Diolanda Caballero’s ears perked up when a guidance counselor mentioned a new website where students could earn scholarship money just for completing routine high school activities.
She was a sophomore at Foothill High School in Nevada at the time, dreaming of going to college out of state but worried about the costs. “I was like, ‘I can get a scholarship for getting an A? Heck yeah,’” Caballero says.
She signed up for Raise.me the very next day.
Raised by a single mother, Caballero will be the first in her family to go to college. She is the exact type of student Raise.me is looking for.
Launched in 2014, the website allows students to start earning small scholarship offers as early as ninth grade. Students create a portfolio, add their grades and activities, then instantly view scholarships from some of the 250 colleges that are members of the service—a list that includes New York University, Carnegie Mellon University, University of Arizona, and Michigan State University. While they can start racking up a college’s scholarship money right away, they don’t actually get any of it unless they are accepted by that school and enroll there.
In the almost three years since the service launched, 700,000 high schoolers have signed up. The company says 45% of its users are the first in their family to go to college, and 40% come from a low-income background. These students often don’t have the same access as their wealthier peers to guidance about the variety of colleges and financial aid opportunities— but both Raise.me and its college partners say the service is trying to close that gap.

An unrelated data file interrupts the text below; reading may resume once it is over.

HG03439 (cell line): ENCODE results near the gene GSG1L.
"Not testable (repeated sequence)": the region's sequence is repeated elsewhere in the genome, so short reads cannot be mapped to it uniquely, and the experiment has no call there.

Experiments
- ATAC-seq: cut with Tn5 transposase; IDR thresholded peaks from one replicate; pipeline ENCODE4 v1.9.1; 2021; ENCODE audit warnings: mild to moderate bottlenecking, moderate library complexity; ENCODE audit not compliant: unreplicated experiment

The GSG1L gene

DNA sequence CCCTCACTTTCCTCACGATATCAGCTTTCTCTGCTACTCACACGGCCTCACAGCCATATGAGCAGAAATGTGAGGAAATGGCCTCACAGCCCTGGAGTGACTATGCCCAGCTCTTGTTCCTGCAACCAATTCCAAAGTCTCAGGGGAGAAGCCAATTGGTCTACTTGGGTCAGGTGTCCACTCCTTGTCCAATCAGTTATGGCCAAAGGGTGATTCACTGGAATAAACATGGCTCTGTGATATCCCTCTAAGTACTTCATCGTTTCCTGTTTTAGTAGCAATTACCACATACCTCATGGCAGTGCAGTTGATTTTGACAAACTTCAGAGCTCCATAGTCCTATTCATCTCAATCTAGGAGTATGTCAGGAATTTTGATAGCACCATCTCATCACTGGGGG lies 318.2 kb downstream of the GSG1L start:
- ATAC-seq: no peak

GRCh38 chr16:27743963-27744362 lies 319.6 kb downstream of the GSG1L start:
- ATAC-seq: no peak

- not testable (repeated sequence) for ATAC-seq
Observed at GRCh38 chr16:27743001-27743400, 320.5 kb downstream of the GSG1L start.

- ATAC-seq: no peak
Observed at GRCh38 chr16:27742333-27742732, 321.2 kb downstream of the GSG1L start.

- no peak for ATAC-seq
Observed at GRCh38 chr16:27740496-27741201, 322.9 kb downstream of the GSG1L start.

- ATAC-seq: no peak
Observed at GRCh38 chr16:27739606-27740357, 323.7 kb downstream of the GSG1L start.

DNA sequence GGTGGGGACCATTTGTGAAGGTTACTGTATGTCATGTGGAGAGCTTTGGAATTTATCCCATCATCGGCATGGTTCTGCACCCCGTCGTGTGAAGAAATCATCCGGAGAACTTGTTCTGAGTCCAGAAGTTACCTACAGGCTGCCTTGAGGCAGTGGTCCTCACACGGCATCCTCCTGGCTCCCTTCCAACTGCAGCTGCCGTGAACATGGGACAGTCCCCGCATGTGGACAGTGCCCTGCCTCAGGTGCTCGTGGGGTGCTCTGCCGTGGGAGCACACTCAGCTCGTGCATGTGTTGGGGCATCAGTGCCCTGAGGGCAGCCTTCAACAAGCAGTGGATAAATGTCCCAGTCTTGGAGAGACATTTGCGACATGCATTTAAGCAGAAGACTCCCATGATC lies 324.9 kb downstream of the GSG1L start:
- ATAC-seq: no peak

“It’s a good way to show students that college is affordable, it is accessible,” says Jody Glassman, director of undergraduate admissions at Florida International University, where roughly half of students qualify for federal Pell grants reserved for needy students.
There are several ways to earn awards—and the number is growing.
Students using the service can earn scholarship money in five different categories of achievement: academic performance, course rigor, extracurricular activities, exams, and college engagement. You can line up scholarship cash for an getting an A, for instance, or for participating in a team sport, doing well on standardized exams, or taking a college tour.
Last fall, Raise.me expanded the “extracurricular activities” category to include helping at home with family responsibilities or working at a part-time job, along with more traditional community service or school club activities. (About 30 colleges now award money for such activities.)
That addition was a deliberate attempt to expand the service’s applicability for lower-income students, says Raise.me co-founder George Kirkland. “Those low-income students don’t have as much time to participate in extracurricular activities, but they need an opportunity to show what they’re spending time on,” he says.
You can actually rack up a decent amount of money.
While they’re known as “micro” scholarships, Kirkland says the awards actually can be quite big. Each college decides how much it will award for certain accomplishments. They start as small as $10 for a good grade and go up to $68,000 for outstanding test scores.
Overall, Raise.me says the average student earns $22,500 in scholarships.